verb (used with object)
verb (used without object)
- welcome mat,
- welcome to, be,
- welcome wagon,
- weld, theodore dwight,
- welded tuff,
- welding rod
Origin of weld1
Origin of weld2
Examples from the Web for weld
“I can build a custom motorcycle from scratch, can weld, and worked as a lube guy at a GM dealership,” Dustykatt says.Inside the Bizarre World of ‘Bronies,’ Adult Male Fans of ‘My Little Pony’|Kevin Fallon|May 1, 2014|DAILY BEAST
He happened to be studying groundwater in Weld County when the floods came and decided to change his research goals.
Weld County is one of six in Colorado that will vote on a secession initiative in November.Secession Fever Sweeps Texas, Maryland, Colorado, and California|Caitlin Dickson|September 12, 2013|DAILY BEAST
Weld turned down Halloran as a candidate for the witness program.Whitey Bulger’s Defense to Reveal Widespread FBI Complicity|T.J. English|July 30, 2013|DAILY BEAST
Her friends think Weld is a much better fit for her than Bill Clinton is.Some of the Juiciest Bits of ‘Rodham,’ the Hillary Clinton Movie Biopic: Sex, Scandal, More|Marlow Stern|May 13, 2013|DAILY BEAST
But the Greeks were of all races least like to weld earth into one dominion.
It is possible to weld any iron surfaces provided no oxide of iron is formed upon the surface.The Library of Work and Play: Working in Metals|Charles Conrad Sleffel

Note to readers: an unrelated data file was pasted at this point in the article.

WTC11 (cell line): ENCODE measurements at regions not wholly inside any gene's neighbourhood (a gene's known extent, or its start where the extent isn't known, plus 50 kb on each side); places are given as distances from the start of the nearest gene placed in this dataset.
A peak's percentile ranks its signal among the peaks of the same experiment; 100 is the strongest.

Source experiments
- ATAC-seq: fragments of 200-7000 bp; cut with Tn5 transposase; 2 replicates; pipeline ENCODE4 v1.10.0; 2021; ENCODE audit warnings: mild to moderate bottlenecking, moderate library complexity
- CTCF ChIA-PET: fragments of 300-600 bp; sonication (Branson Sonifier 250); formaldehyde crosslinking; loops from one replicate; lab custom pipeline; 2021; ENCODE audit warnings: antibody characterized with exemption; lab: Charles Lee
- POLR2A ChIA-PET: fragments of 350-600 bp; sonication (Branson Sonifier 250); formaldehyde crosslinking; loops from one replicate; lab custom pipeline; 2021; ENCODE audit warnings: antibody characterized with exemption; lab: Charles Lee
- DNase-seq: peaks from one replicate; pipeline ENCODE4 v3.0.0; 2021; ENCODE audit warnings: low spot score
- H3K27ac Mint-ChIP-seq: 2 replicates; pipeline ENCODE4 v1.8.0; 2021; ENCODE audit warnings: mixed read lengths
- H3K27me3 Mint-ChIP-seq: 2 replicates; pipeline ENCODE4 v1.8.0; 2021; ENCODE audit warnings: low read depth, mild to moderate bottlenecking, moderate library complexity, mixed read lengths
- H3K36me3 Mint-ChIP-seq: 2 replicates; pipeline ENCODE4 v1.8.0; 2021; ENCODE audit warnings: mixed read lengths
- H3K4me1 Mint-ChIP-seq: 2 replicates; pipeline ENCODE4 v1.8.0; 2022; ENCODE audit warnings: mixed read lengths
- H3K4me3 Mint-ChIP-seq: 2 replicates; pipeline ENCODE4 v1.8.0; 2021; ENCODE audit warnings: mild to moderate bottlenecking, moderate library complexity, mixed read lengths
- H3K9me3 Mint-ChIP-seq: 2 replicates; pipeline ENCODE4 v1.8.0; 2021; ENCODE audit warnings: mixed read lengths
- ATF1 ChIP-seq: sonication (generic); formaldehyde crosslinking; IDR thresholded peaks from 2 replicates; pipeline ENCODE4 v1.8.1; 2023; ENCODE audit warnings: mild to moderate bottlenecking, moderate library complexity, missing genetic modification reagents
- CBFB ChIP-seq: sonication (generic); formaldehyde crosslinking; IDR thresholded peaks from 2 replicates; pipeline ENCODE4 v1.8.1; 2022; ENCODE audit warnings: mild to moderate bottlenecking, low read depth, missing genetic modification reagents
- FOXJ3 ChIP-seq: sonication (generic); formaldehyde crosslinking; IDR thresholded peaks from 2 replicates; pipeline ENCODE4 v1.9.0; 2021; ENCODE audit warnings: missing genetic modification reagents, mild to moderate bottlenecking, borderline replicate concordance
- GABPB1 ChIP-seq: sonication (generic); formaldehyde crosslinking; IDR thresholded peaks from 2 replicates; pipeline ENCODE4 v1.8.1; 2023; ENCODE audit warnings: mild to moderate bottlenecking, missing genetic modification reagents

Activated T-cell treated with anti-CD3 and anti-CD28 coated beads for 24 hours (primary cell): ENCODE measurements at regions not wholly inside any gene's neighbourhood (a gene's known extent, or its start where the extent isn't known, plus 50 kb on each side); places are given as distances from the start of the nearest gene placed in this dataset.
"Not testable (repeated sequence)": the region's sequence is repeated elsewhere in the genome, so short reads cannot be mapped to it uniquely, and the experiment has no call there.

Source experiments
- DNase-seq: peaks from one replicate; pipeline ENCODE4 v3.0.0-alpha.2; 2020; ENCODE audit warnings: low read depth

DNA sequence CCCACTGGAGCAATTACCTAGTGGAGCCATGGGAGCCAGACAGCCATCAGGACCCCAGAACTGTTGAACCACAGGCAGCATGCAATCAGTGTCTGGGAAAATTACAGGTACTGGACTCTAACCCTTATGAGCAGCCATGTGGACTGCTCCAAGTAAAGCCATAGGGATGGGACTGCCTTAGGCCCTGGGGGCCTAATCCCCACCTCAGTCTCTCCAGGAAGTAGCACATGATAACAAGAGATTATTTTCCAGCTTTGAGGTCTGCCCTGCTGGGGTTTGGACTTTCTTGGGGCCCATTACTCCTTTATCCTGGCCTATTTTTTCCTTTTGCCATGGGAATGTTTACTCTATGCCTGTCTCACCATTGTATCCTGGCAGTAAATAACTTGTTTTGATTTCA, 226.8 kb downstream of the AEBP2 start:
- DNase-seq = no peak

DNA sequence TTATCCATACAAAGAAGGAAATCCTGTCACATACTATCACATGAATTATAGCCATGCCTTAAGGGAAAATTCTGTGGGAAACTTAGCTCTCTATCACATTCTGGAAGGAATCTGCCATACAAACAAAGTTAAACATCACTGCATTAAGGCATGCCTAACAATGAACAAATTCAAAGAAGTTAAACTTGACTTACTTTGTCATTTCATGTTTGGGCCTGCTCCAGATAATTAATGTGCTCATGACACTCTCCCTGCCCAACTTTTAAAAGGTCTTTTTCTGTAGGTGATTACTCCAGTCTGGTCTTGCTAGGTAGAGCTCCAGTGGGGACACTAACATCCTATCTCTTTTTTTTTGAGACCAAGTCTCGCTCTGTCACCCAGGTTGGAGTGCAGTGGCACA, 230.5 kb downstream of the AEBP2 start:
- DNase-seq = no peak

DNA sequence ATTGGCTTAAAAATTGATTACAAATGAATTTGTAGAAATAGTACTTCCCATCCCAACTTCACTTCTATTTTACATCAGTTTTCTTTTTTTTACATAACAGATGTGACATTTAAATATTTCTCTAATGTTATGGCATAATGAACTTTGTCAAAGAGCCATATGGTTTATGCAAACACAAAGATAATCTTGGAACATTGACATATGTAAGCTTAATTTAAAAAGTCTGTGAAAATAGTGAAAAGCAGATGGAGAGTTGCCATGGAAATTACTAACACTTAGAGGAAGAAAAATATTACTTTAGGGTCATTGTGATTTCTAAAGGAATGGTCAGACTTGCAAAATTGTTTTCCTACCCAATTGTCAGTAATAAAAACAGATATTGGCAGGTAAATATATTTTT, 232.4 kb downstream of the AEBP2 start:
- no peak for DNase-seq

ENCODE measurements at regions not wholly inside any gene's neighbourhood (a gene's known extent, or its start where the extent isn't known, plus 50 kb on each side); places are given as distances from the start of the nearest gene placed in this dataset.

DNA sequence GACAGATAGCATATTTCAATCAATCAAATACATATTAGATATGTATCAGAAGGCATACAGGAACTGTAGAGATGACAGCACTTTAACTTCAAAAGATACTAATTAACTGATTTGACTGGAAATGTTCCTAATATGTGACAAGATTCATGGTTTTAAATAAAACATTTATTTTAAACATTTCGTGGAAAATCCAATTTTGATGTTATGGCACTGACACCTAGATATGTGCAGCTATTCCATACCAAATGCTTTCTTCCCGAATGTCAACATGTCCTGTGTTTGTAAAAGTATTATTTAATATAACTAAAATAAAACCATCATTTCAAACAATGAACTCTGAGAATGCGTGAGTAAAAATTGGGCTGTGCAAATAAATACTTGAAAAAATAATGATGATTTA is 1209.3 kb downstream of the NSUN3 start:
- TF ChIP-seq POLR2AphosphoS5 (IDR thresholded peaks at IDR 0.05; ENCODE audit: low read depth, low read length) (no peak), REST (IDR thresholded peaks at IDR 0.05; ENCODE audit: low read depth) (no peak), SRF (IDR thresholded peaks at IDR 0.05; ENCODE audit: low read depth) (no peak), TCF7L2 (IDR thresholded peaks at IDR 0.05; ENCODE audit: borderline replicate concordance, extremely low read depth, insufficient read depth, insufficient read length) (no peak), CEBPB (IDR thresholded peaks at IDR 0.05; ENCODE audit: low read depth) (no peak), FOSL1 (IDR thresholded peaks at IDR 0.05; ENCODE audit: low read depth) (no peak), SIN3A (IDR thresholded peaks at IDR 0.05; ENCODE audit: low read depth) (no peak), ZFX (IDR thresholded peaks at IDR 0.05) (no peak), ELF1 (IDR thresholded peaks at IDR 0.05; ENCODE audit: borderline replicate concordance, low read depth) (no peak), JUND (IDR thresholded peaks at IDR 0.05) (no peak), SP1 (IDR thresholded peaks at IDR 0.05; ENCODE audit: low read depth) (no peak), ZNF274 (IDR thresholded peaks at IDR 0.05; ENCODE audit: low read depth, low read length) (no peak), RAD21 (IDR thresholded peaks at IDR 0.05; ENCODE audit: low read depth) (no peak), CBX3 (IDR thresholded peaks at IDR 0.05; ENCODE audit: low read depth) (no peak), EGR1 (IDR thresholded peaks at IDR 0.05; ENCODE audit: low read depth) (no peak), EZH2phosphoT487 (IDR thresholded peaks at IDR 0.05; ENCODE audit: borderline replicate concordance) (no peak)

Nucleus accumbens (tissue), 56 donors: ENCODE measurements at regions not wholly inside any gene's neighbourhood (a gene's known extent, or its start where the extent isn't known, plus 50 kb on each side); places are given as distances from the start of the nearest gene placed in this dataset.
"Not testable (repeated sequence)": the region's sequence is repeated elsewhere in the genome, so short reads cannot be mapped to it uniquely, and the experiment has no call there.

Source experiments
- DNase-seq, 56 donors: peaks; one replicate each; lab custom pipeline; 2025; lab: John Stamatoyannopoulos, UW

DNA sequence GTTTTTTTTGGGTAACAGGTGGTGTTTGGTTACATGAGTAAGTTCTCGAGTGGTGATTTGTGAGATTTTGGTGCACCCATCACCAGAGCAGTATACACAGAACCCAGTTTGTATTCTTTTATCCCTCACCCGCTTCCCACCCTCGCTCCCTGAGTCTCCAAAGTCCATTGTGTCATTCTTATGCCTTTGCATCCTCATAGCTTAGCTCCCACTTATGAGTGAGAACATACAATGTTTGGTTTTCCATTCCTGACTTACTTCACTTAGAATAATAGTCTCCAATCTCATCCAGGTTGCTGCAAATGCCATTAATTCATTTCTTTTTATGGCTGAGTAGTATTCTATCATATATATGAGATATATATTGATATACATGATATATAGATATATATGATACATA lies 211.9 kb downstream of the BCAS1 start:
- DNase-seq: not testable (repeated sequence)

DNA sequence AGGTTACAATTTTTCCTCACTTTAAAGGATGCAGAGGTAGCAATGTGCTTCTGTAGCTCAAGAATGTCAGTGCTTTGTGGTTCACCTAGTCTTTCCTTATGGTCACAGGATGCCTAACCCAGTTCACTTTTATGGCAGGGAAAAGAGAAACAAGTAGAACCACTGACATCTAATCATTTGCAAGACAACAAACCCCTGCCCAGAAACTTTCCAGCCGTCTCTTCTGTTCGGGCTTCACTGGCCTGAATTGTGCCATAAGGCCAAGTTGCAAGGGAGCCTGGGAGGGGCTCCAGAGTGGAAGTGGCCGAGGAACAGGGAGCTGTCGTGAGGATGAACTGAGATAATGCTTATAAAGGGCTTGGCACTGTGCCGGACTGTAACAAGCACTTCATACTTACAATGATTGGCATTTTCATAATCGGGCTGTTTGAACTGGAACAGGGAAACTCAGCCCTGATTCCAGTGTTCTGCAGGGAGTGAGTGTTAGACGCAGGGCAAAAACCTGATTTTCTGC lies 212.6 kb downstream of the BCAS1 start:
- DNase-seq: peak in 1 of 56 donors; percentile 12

But Mr. Weld remarked, that this class of persons is much more kindly treated in Virginia, than in the other states of America.Travels in North America, From Modern Writers|William Bingley
Mrs. Weld is a well known adept in this kind of entertainment.By Force of Impulse|Harry V. Vogt
"I am as stout a patriot as you, Weld," I shouted back, and flushed at the cheering that followed.Richard Carvel, Complete|Winston Churchill
Word Origin for weld
Word Origin for weld
1590s, alteration of well (v.) "to boil, rise;" influenced by past participle form welled. Related: Welded; welding.
plant (Resedo luteola) producing yellow dye, late 14c., from Old English *wealde, perhaps a variant of Old English wald "forest" (cf. Middle Low German walde, Middle Dutch woude). Spanish gualda, French gaude are Germanic loan-words.
"joint formed by welding," 1831, from weld (v.).